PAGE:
INDIANAPOLIS — The new floor leader of Republicans in the House of Representatives is familiar with the manure of politics. Or rather, the politics of manure.
Before he was elected to the General Assembly seven years ago, Rep. Matt Lehman of Berne served 16 years as a councilman in rural Adams County — home to one of the largest concentrations of Old Order Amish in the country.
Religious freedom — a lightning-rod issue in the Legislature — wasn’t just an abstract concept.
Lehman respected the hardworking, frugal ethos of the Amish, whose presence brings tourists and their dollars into his community. But he routinely fielded calls from non-Amish complaining about the manure deposited by buggy-pulling horses of the Amish, whose faith calls them to eschew things of the modern world, including cars.
“I’d get more angry calls on horse manure on county roads than almost anything else,” Lehman said. “Now I get calls from people complaining about manure on state roads.”
Lehman was picked by his peers to be the voice of his caucus on critical issues in the coming session. He’s the third floor leader in as many years. The prior two resigned — one after accusations of an ethics breech, the other after the release of a cellphone sex video.
House Speaker Brian Bosma, R-Indianapolis, described Lehman, a 52-year-old insurance salesman, as “not a flashy person.” That made Lehman laugh, as did a newspaper’s description of him as lacking in charisma.
He was more pleased by Bosma’s description of him as someone who “seeks to find solutions.”
Lehman never has been able to solve his county’s horse manure problem. But he’s seen or been part of solutions to related problems.
As councilman, he took calls from citizens who complained about damage to county roads rendered by the spiked horseshoes worn by Amish buggy horses. The shoes prevent the horses from slipping on ice.
Adams County didn’t ban the horseshoes but adopted a small “buggy license” to offset the costs of repair.
As a legislator, Lehman was an early supporter of a law that allows religious exemptions to the state’s photo ID requirements, which were driven by security concerns after the 9/11 terrorist attacks.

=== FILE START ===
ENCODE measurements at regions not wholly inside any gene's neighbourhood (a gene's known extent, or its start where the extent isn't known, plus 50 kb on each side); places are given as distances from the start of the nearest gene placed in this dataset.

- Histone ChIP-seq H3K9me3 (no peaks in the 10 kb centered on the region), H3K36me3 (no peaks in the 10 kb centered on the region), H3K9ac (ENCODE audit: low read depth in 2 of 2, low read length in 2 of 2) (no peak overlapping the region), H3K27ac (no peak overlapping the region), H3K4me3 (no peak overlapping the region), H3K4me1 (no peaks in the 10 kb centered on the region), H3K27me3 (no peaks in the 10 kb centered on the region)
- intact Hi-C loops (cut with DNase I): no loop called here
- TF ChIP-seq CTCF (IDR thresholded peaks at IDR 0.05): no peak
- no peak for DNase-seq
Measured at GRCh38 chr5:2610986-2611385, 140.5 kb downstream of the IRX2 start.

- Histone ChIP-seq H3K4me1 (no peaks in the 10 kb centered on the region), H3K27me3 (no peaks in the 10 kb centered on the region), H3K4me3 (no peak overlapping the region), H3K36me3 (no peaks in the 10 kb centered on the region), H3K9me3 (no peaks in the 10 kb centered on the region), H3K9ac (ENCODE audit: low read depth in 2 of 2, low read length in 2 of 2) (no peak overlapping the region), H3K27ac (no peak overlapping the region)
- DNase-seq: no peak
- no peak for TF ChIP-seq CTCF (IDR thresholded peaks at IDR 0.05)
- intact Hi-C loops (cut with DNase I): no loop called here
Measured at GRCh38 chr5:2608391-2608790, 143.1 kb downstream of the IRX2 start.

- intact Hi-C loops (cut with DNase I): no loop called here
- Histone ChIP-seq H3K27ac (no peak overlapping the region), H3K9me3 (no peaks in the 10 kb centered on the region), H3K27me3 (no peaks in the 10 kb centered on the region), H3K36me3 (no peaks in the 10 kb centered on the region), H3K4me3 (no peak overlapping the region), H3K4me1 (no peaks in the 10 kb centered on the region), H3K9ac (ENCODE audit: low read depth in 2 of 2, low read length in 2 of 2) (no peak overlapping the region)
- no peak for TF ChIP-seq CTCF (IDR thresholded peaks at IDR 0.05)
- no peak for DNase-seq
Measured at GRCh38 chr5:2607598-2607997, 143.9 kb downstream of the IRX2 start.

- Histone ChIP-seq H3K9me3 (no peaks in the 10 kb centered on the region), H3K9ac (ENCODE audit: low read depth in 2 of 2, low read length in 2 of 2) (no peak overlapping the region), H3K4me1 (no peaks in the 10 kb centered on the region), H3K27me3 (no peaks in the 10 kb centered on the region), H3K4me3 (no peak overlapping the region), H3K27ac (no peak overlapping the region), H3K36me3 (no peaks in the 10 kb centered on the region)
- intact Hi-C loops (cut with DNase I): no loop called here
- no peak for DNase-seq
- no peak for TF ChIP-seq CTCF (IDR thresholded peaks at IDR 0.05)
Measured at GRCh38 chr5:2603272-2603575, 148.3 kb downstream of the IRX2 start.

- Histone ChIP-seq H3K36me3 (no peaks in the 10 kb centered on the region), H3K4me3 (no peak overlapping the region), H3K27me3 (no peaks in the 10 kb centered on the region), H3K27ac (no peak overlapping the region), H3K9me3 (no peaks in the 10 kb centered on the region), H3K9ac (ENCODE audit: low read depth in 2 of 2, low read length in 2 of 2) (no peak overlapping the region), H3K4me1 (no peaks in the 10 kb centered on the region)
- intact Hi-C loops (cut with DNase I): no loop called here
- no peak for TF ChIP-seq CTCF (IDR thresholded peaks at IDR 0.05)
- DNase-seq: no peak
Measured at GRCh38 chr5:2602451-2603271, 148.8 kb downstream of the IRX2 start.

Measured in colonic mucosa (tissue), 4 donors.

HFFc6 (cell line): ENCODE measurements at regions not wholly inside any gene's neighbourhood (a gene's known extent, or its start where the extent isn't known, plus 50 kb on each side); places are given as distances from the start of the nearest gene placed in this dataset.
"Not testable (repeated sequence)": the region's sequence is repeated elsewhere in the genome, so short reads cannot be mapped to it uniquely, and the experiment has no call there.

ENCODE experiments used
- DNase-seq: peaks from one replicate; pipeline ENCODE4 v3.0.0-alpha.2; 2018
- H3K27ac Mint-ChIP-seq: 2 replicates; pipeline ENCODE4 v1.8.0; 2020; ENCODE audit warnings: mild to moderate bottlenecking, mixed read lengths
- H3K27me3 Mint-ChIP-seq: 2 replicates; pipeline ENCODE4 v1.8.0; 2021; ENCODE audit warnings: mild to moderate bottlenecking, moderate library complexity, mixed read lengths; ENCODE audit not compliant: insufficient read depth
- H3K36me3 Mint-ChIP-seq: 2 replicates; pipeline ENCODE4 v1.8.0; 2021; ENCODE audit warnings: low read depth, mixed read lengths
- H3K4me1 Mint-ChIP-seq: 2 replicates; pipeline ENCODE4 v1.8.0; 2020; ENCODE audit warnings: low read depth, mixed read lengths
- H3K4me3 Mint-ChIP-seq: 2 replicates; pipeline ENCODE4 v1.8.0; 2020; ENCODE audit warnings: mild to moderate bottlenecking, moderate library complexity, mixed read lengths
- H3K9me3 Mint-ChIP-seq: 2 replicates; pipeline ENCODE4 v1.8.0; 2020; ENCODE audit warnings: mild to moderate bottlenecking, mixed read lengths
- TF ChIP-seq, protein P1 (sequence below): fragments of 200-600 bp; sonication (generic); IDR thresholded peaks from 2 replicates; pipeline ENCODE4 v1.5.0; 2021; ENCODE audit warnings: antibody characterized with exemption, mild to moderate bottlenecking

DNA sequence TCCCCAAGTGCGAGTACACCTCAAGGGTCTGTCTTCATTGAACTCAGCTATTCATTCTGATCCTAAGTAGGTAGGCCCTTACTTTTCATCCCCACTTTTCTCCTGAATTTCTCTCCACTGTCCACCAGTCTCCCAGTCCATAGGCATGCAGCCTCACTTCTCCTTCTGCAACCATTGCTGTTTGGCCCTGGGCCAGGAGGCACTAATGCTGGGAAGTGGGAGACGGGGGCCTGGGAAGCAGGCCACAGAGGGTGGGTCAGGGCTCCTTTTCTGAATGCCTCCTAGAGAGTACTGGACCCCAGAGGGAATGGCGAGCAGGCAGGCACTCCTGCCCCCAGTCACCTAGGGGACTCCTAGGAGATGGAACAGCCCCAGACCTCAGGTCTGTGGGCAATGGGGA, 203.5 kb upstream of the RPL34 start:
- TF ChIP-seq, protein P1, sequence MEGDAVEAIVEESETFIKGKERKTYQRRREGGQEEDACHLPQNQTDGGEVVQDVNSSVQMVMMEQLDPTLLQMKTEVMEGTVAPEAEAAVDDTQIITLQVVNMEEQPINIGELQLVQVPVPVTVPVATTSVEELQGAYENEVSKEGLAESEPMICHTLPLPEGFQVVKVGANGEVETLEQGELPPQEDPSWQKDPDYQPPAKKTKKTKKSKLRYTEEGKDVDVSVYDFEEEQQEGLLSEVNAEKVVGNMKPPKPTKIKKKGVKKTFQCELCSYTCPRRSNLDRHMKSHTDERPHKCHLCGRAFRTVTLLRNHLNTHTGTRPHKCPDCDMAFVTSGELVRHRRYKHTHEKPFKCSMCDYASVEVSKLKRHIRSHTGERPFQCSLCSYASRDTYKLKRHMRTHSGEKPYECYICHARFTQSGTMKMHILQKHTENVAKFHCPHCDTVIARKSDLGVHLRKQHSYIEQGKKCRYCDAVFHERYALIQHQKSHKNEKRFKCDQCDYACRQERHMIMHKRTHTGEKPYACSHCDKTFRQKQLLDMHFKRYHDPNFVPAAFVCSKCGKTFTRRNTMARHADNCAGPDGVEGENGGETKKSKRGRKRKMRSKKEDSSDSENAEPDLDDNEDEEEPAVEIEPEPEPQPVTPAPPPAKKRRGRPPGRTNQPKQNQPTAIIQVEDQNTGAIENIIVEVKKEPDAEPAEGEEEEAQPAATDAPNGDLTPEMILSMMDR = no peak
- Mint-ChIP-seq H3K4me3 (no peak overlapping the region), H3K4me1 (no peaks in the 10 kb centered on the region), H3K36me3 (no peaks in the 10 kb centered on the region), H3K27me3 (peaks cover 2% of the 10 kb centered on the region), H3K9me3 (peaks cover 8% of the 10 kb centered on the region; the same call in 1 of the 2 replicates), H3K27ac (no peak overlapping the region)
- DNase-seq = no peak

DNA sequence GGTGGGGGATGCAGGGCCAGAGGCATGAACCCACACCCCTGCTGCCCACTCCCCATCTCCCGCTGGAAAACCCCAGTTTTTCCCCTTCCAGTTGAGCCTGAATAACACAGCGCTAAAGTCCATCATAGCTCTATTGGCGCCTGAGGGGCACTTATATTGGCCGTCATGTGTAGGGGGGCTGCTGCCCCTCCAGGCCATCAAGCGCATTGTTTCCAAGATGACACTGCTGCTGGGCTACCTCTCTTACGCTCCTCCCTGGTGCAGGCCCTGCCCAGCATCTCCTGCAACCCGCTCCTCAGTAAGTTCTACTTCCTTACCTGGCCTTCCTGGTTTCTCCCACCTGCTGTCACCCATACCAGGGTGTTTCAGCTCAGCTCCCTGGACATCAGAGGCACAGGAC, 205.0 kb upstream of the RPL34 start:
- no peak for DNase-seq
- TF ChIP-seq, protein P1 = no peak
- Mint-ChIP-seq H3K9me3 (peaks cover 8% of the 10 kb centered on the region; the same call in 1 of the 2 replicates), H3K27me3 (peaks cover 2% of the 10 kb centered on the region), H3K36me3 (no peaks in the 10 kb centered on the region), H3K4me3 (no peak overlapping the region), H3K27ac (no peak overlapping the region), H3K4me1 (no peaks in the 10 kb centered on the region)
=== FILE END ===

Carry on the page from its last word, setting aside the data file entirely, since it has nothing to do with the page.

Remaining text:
The law lets the Indiana Bureau of Motor Vehicles issue photo-less IDs to the Amish, many of whom observe a biblical prohibition against “graven images.” The bureau now takes a facial recognition scan instead and keeps that on file.
Lehman also has sponsored legislation to help Amish farmers opt out of mandatory city sewer connections where sewer districts expanded, if they could show they had working septic tanks. For the Amish in his district, even a sewer line was too much connection to the outside world.
This year, Lehman carried a bill that eased insurance requirements for drivers in emerging ride-sharing services. He based it on years of experience working with the Amish, who have long paid non-Amish van drivers to take them to places not easily accessible by buggy.
“I’ve had Uber drivers in my county for years,” he joked. “Only they’re called ‘Amish haulers.’ “
As floor majority leader, Lehman is charged with a more onerous task — delivering GOP priorities to the governor’s desk — and a heightened role as a solution seeker.
He faces controversy right away. His conservative colleagues want to use “religious freedom” as pretext to combat efforts to expand the state’s civil rights law to include sexual orientation and gender identity.
Lehman doesn’t know how that will shake out. Advocates on both sides are declaring that no compromise is available.
That suggestion goes against Lehman’s grain.
“I try to be a consensus builder,” he said. “I’m not one of those guys who goes into a back room to twist arms.”